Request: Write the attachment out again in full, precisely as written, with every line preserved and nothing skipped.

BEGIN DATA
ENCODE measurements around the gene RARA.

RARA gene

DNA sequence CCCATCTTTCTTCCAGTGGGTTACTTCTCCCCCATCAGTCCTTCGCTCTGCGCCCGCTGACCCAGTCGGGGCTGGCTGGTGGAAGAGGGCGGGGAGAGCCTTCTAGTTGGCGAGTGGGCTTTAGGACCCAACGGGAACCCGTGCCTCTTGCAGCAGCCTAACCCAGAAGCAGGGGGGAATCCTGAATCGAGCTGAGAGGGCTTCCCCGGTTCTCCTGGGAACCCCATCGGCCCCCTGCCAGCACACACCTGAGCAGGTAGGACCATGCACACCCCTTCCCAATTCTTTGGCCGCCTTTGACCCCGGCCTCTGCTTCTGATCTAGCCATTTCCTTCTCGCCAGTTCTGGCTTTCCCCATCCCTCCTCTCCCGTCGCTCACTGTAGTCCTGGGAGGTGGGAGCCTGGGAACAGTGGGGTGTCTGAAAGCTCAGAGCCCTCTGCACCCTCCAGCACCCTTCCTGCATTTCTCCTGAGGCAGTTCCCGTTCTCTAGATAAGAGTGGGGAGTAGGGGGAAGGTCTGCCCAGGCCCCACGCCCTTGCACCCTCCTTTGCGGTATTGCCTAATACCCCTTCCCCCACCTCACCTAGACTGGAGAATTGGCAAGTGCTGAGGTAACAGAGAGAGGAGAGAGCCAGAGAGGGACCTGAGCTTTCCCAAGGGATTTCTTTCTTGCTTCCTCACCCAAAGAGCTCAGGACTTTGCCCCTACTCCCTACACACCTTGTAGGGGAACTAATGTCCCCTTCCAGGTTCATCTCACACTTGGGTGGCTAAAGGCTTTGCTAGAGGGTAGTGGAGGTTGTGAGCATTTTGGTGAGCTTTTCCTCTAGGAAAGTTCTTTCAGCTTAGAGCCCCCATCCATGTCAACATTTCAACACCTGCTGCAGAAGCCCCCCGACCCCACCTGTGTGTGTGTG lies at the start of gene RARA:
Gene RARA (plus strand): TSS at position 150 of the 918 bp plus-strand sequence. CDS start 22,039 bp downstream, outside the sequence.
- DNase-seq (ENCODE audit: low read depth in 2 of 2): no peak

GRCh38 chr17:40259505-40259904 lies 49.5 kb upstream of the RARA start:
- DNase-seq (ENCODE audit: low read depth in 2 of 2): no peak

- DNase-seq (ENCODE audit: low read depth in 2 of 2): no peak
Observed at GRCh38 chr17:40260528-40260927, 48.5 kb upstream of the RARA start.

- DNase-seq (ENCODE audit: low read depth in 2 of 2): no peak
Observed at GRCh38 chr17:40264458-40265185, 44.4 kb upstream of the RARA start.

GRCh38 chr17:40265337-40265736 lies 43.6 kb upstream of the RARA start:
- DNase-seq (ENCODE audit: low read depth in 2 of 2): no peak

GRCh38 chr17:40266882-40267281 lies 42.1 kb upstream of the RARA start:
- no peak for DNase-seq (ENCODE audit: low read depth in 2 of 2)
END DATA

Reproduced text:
ENCODE measurements around the gene RARA.

RARA gene

DNA sequence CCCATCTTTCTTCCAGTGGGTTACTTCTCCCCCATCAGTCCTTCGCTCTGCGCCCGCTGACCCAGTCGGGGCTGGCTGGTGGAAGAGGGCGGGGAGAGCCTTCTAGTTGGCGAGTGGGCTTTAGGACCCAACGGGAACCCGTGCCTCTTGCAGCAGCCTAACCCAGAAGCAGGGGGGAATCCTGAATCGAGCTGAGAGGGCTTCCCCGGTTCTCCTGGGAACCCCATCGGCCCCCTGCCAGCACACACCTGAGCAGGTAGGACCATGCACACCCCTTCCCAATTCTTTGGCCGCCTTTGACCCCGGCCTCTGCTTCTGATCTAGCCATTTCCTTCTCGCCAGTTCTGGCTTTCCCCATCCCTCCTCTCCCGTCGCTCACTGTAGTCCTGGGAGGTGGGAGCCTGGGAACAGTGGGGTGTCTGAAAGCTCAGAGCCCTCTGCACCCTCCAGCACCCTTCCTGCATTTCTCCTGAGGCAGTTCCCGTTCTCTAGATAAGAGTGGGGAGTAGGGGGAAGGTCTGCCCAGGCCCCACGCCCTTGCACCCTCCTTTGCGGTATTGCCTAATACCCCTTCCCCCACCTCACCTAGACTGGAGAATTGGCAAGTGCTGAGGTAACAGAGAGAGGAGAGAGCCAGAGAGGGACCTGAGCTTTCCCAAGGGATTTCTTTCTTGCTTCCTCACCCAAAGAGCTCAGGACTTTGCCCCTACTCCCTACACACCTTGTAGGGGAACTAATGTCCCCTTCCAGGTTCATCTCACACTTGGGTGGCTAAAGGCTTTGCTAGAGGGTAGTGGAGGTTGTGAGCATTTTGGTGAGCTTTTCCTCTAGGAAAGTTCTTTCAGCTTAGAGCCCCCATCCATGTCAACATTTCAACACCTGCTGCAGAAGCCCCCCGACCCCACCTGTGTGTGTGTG lies at the start of gene RARA:
Gene RARA (plus strand): TSS at position 150 of the 918 bp plus-strand sequence. CDS start 22,039 bp downstream, outside the sequence.
- DNase-seq (ENCODE audit: low read depth in 2 of 2): no peak

GRCh38 chr17:40259505-40259904 lies 49.5 kb upstream of the RARA start:
- DNase-seq (ENCODE audit: low read depth in 2 of 2): no peak

- DNase-seq (ENCODE audit: low read depth in 2 of 2): no peak
Observed at GRCh38 chr17:40260528-40260927, 48.5 kb upstream of the RARA start.

- DNase-seq (ENCODE audit: low read depth in 2 of 2): no peak
Observed at GRCh38 chr17:40264458-40265185, 44.4 kb upstream of the RARA start.

GRCh38 chr17:40265337-40265736 lies 43.6 kb upstream of the RARA start:
- DNase-seq (ENCODE audit: low read depth in 2 of 2): no peak

GRCh38 chr17:40266882-40267281 lies 42.1 kb upstream of the RARA start:
- no peak for DNase-seq (ENCODE audit: low read depth in 2 of 2)